Vpmax

dmillerdmiller Solar Expert Posts: 68 ✭✭✭✭
Adding a panel in parallel, how close does Vpmax have to be to the existing panels? Thanks.

Edit: My existing has a Vpmax of 16.5 . I can run pairs in series at a vpmax of 33. I want to add a panel in parallel (on the same charge controller). How close to 33 or 16.5 should I be. Within 10%? How do I quantify the loss by voltage differences?

This is on a camper, so limited flexibility.

Comments

  • mike95490mike95490 Solar Expert Posts: 8,573 ✭✭✭✭✭
    Re: Vpmax

    It's pretty much a linear loss, putting a 16V panel parallel with a 33V panel, will reduce the array to the lowest voltage panel, and the 33V panel will produce about half it's wattage (at only 16V)
    You mileage may vary
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    || Midnight Classic 200 | 10, Evergreen 200w in a 160VOC array ||
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  • BB.BB. Super Moderators, Administrators Posts: 29,985 admin
    Re: Vpmax

    What is your charge controller? MPPT (where you can efficiently connect a 33 Vmp panel to a 12 volt battery bank) or a PWM type where your Vmp should be ~17 volts when connected to a 12 volt battery bank (PWM cannot efficiently down convert very high voltage panels to a low voltage battery bank)?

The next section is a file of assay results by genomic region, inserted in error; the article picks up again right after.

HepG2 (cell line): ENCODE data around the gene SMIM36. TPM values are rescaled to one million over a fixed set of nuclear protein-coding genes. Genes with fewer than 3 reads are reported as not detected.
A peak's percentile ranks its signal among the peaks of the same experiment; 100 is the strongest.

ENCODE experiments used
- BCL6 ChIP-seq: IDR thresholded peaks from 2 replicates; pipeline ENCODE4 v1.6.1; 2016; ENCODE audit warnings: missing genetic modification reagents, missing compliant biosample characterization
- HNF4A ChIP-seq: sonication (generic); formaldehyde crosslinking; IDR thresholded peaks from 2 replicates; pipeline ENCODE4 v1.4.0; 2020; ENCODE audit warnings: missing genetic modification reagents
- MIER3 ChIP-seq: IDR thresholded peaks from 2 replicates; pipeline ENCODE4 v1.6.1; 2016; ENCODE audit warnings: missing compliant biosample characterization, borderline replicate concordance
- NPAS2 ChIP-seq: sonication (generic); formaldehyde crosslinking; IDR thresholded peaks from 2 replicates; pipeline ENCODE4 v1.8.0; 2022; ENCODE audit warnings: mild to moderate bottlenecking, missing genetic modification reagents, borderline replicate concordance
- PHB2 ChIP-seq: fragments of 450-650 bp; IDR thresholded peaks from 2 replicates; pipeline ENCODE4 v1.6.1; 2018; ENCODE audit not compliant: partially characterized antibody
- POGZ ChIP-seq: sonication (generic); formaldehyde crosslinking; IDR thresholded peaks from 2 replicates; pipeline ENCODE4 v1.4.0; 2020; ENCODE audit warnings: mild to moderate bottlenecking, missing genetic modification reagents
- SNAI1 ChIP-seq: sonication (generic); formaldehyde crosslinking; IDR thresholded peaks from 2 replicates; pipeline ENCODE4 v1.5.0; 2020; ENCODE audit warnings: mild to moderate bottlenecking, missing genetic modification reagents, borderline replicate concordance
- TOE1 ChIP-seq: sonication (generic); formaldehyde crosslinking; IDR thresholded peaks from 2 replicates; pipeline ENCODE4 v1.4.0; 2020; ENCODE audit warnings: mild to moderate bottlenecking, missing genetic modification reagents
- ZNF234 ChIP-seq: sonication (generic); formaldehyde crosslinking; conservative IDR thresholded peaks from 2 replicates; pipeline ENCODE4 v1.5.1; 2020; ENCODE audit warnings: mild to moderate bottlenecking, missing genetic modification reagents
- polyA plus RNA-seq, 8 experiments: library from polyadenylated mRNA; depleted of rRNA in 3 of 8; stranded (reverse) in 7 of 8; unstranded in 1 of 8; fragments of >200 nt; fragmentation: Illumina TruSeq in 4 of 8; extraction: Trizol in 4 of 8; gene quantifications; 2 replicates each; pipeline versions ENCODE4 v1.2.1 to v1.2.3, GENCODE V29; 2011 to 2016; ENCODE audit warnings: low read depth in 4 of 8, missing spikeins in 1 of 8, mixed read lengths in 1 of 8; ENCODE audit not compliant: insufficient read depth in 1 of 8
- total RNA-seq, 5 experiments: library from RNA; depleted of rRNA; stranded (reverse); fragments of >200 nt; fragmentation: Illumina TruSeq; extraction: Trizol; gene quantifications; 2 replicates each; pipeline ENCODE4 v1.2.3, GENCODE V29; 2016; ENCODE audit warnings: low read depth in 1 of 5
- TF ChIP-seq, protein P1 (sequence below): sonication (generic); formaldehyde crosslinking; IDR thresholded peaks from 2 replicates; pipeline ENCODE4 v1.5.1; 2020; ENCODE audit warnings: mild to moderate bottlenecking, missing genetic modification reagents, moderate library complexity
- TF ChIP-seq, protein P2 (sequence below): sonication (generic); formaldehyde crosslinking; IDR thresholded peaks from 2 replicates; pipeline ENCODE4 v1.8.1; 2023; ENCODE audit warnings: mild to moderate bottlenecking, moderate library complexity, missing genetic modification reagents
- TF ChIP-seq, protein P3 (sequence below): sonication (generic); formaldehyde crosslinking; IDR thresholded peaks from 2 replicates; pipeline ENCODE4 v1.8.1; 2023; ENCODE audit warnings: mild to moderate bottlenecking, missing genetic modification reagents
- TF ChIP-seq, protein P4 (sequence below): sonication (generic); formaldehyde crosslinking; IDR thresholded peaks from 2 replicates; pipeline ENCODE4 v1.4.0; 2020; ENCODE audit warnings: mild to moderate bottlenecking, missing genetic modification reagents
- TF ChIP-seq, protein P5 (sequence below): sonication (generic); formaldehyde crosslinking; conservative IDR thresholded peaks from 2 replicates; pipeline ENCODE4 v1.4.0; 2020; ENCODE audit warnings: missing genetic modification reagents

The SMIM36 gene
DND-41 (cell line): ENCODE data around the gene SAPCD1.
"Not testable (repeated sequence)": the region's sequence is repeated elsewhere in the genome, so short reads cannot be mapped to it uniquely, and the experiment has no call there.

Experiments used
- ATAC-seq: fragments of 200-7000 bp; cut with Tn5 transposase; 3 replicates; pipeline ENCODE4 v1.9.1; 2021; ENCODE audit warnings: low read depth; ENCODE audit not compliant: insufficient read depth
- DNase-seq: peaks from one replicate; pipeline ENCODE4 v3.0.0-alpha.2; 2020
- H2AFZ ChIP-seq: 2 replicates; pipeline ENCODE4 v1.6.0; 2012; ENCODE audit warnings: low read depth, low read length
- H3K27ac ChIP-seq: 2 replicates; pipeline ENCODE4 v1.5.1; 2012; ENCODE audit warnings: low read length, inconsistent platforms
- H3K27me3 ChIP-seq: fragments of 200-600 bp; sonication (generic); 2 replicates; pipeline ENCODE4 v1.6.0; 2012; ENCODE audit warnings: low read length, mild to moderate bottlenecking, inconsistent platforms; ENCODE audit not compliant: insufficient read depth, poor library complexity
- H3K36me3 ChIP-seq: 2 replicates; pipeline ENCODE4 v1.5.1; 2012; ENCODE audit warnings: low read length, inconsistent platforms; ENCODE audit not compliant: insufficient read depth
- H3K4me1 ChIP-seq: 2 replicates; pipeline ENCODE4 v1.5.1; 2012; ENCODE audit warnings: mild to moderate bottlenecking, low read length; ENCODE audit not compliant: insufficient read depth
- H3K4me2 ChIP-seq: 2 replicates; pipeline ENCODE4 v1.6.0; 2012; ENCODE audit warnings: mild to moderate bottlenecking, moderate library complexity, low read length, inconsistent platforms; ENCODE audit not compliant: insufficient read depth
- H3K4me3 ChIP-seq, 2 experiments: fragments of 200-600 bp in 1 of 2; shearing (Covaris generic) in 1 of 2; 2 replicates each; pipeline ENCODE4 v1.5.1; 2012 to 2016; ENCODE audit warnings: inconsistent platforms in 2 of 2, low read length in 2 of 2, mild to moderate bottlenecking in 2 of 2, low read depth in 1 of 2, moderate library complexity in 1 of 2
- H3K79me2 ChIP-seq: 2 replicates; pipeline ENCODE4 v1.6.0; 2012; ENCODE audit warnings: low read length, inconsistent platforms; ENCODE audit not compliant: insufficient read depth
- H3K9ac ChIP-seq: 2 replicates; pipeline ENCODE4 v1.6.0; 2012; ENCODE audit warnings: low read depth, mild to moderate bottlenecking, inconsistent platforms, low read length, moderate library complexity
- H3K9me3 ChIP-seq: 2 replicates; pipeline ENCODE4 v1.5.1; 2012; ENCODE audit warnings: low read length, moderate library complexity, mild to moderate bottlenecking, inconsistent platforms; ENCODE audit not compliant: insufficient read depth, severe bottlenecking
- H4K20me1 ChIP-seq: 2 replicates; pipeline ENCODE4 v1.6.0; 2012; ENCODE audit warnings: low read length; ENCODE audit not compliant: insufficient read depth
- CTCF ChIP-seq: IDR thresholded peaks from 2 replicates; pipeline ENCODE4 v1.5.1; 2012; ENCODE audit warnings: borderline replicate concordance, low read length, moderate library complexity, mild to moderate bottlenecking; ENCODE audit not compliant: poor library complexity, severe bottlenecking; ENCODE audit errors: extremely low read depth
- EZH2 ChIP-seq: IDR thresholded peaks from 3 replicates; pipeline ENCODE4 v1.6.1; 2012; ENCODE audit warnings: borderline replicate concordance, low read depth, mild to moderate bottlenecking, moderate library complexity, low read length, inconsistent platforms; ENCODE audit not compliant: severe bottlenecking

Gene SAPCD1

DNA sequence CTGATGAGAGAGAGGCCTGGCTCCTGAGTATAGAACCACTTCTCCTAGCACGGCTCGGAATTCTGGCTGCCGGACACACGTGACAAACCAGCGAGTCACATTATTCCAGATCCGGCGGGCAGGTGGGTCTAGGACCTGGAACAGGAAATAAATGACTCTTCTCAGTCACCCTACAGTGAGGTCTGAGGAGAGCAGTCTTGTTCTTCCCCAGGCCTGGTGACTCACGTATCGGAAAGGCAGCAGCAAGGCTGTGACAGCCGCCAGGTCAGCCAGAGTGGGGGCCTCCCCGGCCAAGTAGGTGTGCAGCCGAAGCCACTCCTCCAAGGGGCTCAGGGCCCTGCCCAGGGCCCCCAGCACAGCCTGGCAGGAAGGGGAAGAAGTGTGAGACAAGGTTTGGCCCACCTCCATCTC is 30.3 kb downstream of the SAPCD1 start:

The answers are significantly different depending on your setup and what panels you are using.

    -Bill
    Near San Francisco California: 3.5kWatt Grid Tied Solar power system+small backup genset
  • dmillerdmiller Solar Expert Posts: 68 ✭✭✭✭
    Re: Vpmax

    Thanks for the responses

    I'm upgrading to a flexmax, unless I'm convinced otherwise. This is a mobile application. I need to use uni-solar as my "always on" panels to avoid physical damage to the collectors. But I want an additional conventional panel to be deployable when not moving. The uni-solar have an unusual voltage.
  • BB.BB. Super Moderators, Administrators Posts: 29,985 admin
    Re: Vpmax

    For systems where you have two different Vmp panels--you may end up needing two different charge controllers--One for each "set" of Vmp's.

    Understand your wanting to use thin-film / plastic faced solar panels to have less chance of damage from a rock/etc.

    One thing you may want to look at is that thin film are typically around 1/2 as efficient per sq.ft/sq.meter of panel size--So if you have limited roof space, a glass crystalline solar panel will give you about 2x as much power for the same roof space.

    By the way, if you set out "glass" solar panels when parked--make sure they are mounted/staked in such a way that the wind cannot blow them over--More than a few people have lost their $$$ panels from a simple wind guest.

    -Bill
    Near San Francisco California: 3.5kWatt Grid Tied Solar power system+small backup genset
  • dmillerdmiller Solar Expert Posts: 68 ✭✭✭✭
    Re: Vpmax

    "Identical" individual panel have different voltages in the real world. There has to be a both a "rule of thumb" as to what's an acceptable variance, and a way to quantify what happens when a Vpmax of 33 is combined with a Vpmax of 34.
    Mikes explanation indicates the above example is an acceptable design.
  • BB.BB. Super Moderators, Administrators Posts: 29,985 admin
    Re: Vpmax

    The "knee of the power curve" is reasonably flat at its peak...